A bill signed by Massachusetts Governor Charlie Baker on July 26, 2022, prohibits discrimination based on natural and protective hairstyles in the workplace, school districts, and some school-related organizations. Natural and protective hairstyles, including braids, locks, twists, and Bantu knots, are specifically included by the new Massachusetts statute and are thus no longer grounds for discrimination in the state of Massachusetts.
In codifying the CROWN Act, Massachusetts joins more than a dozen other states and cities that have approved similar laws. Many states, including New York and California, have implemented CROWN Acts in response to high-profile cases regarding grooming standards for black or African American people, including a 2017 incident in which a local charter school claimed 15-year-old twins were in violation of the school’s dress code for having braids and directed the children to alter their hair. The school amended its policy in response to widespread criticism.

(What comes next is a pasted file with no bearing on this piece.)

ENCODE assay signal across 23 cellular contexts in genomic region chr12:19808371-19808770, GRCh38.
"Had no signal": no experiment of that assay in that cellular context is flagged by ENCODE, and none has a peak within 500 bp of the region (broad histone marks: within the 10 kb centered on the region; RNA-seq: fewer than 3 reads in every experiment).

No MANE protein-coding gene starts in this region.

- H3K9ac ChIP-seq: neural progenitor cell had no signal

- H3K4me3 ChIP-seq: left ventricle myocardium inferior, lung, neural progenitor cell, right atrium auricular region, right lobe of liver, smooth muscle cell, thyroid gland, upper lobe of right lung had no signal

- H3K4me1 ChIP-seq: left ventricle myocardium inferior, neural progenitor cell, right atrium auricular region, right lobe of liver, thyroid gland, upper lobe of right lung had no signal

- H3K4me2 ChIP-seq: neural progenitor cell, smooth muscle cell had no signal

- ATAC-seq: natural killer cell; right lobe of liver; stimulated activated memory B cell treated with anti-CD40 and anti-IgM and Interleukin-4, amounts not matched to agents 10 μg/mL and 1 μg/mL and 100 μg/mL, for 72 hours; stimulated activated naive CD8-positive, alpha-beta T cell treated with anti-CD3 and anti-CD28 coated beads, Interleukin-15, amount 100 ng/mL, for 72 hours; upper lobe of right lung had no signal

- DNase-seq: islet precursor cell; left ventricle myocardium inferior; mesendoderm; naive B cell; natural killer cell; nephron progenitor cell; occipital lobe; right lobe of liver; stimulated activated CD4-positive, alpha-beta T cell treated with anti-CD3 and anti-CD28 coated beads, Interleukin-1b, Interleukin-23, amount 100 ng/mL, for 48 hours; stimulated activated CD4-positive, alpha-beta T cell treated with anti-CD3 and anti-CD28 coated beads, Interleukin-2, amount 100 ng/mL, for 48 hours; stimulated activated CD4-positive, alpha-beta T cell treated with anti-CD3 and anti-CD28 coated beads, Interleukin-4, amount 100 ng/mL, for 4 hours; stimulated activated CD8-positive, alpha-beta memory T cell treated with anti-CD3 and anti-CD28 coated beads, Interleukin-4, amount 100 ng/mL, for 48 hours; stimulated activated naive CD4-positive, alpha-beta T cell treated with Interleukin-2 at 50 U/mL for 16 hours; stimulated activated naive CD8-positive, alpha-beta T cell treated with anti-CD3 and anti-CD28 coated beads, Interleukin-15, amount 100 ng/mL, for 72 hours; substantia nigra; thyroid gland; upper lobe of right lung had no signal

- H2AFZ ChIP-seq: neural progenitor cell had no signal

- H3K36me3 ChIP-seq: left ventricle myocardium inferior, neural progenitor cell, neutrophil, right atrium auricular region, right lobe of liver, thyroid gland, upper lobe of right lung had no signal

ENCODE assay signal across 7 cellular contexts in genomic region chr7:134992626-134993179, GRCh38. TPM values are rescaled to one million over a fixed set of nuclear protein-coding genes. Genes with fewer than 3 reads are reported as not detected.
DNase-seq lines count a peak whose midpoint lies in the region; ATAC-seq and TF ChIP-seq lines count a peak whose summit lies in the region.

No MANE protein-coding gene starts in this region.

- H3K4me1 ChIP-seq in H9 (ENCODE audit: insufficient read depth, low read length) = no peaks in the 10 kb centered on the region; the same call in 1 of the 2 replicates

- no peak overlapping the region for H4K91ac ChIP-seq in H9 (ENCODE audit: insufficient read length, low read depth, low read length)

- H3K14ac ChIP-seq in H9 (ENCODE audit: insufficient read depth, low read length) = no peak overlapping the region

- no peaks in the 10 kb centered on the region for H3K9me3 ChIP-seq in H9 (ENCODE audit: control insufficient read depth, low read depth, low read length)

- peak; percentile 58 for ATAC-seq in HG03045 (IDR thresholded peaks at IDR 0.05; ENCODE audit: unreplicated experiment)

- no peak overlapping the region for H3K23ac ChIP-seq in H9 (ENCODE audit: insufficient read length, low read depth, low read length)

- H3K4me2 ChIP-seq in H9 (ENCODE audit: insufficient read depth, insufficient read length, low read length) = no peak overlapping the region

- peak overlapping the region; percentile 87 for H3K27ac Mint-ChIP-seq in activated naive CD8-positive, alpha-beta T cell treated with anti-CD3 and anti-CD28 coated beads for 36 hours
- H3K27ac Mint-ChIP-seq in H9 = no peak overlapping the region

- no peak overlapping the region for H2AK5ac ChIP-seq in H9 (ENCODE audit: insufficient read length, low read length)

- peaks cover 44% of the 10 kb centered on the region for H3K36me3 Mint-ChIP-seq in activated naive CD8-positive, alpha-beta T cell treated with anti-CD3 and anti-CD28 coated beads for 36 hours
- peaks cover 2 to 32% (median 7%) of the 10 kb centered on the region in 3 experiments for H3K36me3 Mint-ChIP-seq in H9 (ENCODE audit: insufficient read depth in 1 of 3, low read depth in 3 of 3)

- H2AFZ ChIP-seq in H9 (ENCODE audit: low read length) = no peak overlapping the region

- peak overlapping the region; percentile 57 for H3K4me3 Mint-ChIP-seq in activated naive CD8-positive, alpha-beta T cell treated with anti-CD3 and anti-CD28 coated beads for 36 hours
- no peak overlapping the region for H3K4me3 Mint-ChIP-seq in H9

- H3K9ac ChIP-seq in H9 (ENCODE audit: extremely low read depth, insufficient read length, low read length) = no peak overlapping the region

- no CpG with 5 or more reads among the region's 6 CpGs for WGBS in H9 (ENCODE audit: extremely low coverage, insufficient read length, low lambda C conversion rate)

The House of Representatives has enacted the CROWN Act, but the Senate has yet to do so. Reports say that President Joe Biden will sign the federal CROWN Act.
In the state of Massachusetts, an employee who can prove that their employer discriminated against them may be entitled to economic and compensatory damages, punitive penalties, and reasonable attorneys’ fees and costs.
As a result of the CROWN Act’s adoption, Massachusetts companies may want to check their employee handbook and grooming policy to verify that they do not prohibit specific haircuts. Employers in the state should also consider teaching their workers, particularly supervisors, managers, and anyone else who has hiring authority, about their clothing and grooming regulations and their EEO policies.